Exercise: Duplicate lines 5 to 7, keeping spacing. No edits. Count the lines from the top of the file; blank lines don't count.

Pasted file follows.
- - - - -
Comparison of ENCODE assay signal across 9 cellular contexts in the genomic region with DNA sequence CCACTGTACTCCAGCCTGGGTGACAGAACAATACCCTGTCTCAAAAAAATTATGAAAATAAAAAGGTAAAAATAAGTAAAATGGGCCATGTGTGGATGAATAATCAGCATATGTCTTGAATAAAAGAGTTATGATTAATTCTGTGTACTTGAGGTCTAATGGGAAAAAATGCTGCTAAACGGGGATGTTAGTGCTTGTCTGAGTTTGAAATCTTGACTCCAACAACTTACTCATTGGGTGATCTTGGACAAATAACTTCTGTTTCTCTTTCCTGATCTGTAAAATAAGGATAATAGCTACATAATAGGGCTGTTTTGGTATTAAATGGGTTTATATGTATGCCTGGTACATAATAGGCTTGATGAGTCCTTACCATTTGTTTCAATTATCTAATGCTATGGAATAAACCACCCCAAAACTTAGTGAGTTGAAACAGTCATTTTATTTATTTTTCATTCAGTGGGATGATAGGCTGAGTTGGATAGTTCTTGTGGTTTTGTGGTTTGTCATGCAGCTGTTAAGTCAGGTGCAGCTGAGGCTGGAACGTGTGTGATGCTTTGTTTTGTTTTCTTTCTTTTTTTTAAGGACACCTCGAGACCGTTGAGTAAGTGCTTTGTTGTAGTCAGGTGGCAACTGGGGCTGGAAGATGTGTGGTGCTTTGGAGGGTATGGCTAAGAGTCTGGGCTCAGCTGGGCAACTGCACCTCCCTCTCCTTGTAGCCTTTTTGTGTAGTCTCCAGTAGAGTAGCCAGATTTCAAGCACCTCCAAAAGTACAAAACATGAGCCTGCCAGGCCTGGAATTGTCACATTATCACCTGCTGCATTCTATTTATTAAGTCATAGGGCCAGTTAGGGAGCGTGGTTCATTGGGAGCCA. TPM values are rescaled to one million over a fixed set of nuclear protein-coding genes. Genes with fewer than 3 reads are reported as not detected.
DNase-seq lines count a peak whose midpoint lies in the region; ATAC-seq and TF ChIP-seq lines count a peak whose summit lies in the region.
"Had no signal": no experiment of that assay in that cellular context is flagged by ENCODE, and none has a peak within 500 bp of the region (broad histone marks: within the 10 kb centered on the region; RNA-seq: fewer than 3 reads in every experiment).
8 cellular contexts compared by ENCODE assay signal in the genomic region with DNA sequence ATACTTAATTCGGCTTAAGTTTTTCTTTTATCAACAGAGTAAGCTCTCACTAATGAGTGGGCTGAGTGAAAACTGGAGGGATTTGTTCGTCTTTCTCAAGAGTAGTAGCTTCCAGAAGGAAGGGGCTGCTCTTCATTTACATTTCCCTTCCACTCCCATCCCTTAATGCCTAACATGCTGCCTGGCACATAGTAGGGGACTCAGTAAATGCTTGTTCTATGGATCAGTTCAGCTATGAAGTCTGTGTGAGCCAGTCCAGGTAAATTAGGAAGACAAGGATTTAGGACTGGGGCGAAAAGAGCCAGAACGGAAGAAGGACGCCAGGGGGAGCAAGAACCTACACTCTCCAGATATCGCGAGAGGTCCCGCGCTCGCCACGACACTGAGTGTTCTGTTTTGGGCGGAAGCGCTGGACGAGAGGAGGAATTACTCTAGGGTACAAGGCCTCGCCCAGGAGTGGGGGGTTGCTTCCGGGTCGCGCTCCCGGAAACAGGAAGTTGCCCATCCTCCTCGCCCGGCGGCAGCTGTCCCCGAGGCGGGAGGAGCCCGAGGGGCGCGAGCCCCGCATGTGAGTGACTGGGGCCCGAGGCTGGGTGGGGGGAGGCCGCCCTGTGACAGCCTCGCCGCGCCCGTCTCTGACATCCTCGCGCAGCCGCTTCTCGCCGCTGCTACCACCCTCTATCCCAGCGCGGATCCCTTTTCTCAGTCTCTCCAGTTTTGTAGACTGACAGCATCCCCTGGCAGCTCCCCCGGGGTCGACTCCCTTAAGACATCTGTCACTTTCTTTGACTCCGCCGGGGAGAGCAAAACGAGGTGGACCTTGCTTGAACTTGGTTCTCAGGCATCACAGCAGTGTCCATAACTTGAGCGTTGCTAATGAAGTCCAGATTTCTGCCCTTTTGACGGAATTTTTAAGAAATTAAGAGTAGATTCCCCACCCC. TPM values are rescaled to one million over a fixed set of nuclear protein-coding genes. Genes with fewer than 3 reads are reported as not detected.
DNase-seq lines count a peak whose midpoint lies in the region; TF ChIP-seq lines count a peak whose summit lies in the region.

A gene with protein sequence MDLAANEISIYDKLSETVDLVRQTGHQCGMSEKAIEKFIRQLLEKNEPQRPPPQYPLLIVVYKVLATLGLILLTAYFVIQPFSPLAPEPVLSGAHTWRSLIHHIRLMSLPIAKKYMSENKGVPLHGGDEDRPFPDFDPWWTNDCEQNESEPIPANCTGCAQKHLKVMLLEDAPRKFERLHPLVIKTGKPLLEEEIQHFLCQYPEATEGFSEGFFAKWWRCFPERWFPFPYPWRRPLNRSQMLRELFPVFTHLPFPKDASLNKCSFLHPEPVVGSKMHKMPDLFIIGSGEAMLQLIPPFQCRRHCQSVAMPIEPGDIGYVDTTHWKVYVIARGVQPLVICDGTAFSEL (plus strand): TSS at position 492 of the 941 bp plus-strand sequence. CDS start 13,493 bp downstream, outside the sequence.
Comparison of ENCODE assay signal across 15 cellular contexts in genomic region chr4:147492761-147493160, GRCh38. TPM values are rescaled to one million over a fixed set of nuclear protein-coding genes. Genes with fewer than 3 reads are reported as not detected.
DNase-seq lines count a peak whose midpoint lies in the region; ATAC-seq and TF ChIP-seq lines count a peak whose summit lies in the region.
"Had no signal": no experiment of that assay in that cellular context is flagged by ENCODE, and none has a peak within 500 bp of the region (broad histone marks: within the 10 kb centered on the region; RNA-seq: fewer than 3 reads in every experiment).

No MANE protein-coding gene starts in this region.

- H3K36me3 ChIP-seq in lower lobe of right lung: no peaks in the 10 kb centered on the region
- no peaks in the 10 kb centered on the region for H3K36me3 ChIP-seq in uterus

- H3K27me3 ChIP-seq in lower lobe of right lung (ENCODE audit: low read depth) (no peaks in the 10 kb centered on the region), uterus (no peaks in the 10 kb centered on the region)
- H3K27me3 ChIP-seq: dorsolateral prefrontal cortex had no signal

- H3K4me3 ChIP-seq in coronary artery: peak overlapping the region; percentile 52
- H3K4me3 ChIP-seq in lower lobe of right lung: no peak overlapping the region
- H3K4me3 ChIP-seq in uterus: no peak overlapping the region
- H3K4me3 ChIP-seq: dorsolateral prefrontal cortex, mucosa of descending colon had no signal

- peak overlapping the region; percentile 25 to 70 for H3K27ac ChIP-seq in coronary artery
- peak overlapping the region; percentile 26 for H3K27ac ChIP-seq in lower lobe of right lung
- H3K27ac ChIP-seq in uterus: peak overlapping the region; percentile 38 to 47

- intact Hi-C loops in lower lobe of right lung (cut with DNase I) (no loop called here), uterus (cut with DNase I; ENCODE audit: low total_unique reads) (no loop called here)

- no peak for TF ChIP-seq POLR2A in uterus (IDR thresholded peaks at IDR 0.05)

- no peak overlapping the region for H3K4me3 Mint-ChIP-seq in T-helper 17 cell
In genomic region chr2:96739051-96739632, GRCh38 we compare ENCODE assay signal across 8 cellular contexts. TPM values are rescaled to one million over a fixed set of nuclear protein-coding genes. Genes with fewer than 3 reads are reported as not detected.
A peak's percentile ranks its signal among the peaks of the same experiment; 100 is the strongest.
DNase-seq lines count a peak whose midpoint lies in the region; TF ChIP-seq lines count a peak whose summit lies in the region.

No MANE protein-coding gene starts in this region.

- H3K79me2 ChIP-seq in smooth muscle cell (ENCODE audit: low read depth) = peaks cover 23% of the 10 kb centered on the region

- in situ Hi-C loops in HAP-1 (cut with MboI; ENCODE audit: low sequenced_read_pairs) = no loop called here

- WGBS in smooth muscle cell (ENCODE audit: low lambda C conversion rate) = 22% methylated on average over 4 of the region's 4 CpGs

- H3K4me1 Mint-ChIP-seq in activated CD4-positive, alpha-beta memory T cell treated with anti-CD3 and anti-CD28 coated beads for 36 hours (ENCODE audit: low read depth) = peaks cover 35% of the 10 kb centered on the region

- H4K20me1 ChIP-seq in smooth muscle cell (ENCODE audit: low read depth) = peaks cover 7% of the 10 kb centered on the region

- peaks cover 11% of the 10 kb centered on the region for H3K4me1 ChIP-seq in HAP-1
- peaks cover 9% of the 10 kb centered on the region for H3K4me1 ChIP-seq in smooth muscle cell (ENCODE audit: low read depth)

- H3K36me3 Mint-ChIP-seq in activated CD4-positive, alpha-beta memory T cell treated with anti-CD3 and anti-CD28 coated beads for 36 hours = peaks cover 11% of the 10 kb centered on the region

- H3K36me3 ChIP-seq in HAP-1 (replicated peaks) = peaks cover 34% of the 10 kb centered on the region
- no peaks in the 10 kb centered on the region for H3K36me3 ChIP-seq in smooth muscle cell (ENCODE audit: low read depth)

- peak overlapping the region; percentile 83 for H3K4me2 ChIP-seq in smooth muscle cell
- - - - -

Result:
DNase-seq lines count a peak whose midpoint lies in the region; TF ChIP-seq lines count a peak whose summit lies in the region.

A gene with protein sequence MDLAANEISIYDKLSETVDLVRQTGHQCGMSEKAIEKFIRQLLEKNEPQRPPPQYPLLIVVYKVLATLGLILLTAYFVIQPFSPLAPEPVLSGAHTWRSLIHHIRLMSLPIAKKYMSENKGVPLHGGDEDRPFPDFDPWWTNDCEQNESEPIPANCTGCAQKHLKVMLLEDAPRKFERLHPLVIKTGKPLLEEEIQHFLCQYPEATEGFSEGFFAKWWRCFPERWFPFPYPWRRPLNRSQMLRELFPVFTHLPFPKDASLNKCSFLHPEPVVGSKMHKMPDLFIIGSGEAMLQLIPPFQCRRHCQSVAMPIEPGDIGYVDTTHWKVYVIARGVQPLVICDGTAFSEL (plus strand): TSS at position 492 of the 941 bp plus-strand sequence. CDS start 13,493 bp downstream, outside the sequence.
Comparison of ENCODE assay signal across 15 cellular contexts in genomic region chr4:147492761-147493160, GRCh38. TPM values are rescaled to one million over a fixed set of nuclear protein-coding genes. Genes with fewer than 3 reads are reported as not detected.